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Friday, October 28, 2005


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I'm not ready to give them up yet, for obvious reasons (!) but I do remember a friend of mine was waxing lyrical about how I should welcome them because they signal that my body is doing the right thing etc. Of course, she can use one slim pad for a day, I get through a box of 8 super tampons in the first day (and that's not counting the night!). So maybe I wasn't terribly receptive.

But these days, with the 16 cycles to prove that most of the time my body is in fact *not* doing the right thing to make a baby (hopefully this 17th one will continue to prove the exception), I'm even less receptive. Still, when the gyno told me I may have an early menopause, it didn't thrill me. I definitely I get where you're coming from though.

:::hugs::: Kay. It took 14 months to conceive my daughter, so I can relate to what you're going through. I'm a computer programmer, and the process of trying to get pregnant felt like I was trying to debug a program that could only run once a month. A very slow process indeed!

Thanks Valerie,that's a great analogy. I'm hoping I've got the program sorted out this month :) but I'm not breathing too easy yet.

My mother had a NIGHTMARE of a time, and my mother-in-law made quite a deal of her hotflashes (still does, talks about them endlessly and she's in her SIXTIES) -- so not good signs for me or for my girls. But I'm hoping that some of my response to the physical manifestations of menopause will differ from my mom's. For example, she was in the dying stages of a disastrous second marriage, and has been prone to migraines most of her adult life. Hopefully I'll be in a better place to deal with the physical stuff.

Hopefully it will be a smooth transition for you.

At 43 I seem to be sliding into menopause myself, and it has been an interesting sort of transition. I don't think my mother had much of a hard time with menopause, and so far, not much with me, either. I had thought it would be a bigger deal, somehow, but you've made me realize that perhaps after all these years of heavy, crampy, periods, I don't find all that much to miss about them. I'd not thought of it that way before (but now that you write it, it seems so obvious).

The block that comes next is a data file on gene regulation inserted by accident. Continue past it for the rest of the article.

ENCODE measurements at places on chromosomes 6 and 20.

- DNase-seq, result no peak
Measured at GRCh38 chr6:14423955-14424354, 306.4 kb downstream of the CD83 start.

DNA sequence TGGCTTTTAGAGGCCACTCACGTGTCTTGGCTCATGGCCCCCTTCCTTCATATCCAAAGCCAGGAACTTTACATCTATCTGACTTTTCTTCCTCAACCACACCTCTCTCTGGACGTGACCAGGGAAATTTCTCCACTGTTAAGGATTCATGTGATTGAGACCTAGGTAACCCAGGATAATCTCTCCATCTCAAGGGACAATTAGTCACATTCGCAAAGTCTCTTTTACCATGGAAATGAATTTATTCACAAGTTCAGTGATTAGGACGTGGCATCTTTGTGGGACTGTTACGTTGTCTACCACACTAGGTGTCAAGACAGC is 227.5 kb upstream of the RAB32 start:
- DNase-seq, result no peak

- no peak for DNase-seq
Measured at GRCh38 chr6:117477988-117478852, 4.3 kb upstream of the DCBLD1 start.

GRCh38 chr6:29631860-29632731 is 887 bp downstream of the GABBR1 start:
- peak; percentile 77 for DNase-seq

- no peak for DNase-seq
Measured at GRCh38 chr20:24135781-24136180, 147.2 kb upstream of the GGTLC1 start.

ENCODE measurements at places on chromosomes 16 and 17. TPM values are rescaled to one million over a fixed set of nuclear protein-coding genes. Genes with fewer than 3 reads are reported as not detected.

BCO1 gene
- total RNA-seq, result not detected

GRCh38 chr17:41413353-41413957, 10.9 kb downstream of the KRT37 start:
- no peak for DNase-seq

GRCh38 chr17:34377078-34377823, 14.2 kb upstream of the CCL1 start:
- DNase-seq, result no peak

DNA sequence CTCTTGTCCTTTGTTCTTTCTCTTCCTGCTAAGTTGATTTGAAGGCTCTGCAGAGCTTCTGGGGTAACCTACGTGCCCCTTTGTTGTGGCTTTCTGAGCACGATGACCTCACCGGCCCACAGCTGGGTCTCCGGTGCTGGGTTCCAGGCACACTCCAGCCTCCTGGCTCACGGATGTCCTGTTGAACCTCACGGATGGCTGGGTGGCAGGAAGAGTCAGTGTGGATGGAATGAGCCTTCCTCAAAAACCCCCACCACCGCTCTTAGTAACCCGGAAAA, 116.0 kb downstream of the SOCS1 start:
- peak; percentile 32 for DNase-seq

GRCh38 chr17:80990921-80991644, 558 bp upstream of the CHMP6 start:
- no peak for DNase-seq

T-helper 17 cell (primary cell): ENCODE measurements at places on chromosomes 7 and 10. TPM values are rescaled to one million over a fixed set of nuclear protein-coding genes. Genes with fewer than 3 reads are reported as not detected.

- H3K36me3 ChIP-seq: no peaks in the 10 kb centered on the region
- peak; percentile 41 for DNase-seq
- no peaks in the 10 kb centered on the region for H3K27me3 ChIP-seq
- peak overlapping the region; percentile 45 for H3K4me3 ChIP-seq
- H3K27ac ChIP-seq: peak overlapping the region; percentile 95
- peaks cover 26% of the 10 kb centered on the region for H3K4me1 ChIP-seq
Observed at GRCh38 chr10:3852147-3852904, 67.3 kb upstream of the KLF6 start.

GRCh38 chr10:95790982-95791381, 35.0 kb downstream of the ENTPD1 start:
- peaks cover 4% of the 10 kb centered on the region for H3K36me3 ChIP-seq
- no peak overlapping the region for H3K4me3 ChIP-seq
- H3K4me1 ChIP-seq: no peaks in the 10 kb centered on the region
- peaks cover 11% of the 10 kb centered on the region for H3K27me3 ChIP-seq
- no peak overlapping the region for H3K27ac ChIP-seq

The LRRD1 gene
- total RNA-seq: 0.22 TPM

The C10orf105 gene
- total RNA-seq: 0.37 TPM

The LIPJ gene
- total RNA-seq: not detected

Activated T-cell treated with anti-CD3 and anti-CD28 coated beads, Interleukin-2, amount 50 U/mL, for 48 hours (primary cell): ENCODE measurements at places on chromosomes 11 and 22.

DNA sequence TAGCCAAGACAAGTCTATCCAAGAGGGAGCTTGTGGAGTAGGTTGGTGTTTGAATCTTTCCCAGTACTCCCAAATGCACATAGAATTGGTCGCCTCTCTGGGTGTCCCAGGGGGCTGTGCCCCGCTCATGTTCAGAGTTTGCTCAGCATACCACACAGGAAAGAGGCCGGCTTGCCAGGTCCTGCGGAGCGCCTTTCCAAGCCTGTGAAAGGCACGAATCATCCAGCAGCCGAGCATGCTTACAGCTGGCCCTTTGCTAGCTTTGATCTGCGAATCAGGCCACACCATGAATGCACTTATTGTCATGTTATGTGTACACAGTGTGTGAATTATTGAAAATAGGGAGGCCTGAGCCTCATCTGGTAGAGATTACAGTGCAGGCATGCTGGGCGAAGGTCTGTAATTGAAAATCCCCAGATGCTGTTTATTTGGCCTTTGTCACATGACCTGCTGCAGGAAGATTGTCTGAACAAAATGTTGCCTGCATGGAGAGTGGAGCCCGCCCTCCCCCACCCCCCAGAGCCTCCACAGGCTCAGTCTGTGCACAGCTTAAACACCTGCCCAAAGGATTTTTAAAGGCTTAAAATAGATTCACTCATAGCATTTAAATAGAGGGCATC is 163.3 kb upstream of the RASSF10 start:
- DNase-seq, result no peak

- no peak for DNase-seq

When I was younger I used to pass out from the pain of my periods... I wouldn't be sorry to see them go.

I am a tampon plus pad girl. I have had periods so bad that I get gastric symptoms, and I am talking about hands and knees on the bathroom floor type 'symptoms'. I thought I would die from the pain. I remember thinking back on that pain in childbirth because it was cyclical - like contractions. My contractions didn't get as bad as the period pain until right at the end (although they went on for hours and hours longer). That means either childbirth was easy (!!) or that pain was inhuman.

The second greatest blessing of breastfeeding my daughter for 15 months (after a healthy baby) has been no periods for over two years. It almost seems tempting to stay pregnant forever... or until I reach menopause which doesn't seem that bad.

Ah, I got my periods back when my baby was only five months old, even though I was solely breastfeeding him! Which seemed a cruel irony, given that I was 43 and probably beyond fertility.
I think some of my current feeling is a sign that I might be coming to terms with the fact that there was no second baby for me (and the first was hard to come by). I no longer have any hopes pinned to the menstrual cycle, in that almost addictive rollercoaster way, Now that there is nothing at all to be gained from them, it occurs to me that not having them could be a nice thing!
I'm sure it will be more complicated than that, physically and emotionally. But one thing I do have going for me, I think, is having a relatively young child. I think it must be harder to come to the end of your 'fertile' life just when your own children, especially daughters, are blooming into adolescence or adulthood.

Ah, you've reminded me of something else. My infertile aunt finally conceived when she was 36. And thirteen years later, she wryly commented that ending up going through menopause while her daughter went through puberty was not, all in all, the wisest thing she ever did.

She was being tongue-in-cheek, a little: my aunt tried on and off for 12 years to conceive. Every single one of the medications I used had a patent date at least three years past the delivery date for her only child.

I've heard from a bunch of "older moms" that menopausal and pubescent girls really shouldn't be in the same household with so few buffers between them. ;->

That's an interesting point - I think I will be going through menopause just about the time my 15 mo daughter hits puberty (I was 35 when I had her). I wonder how that will make me feel?

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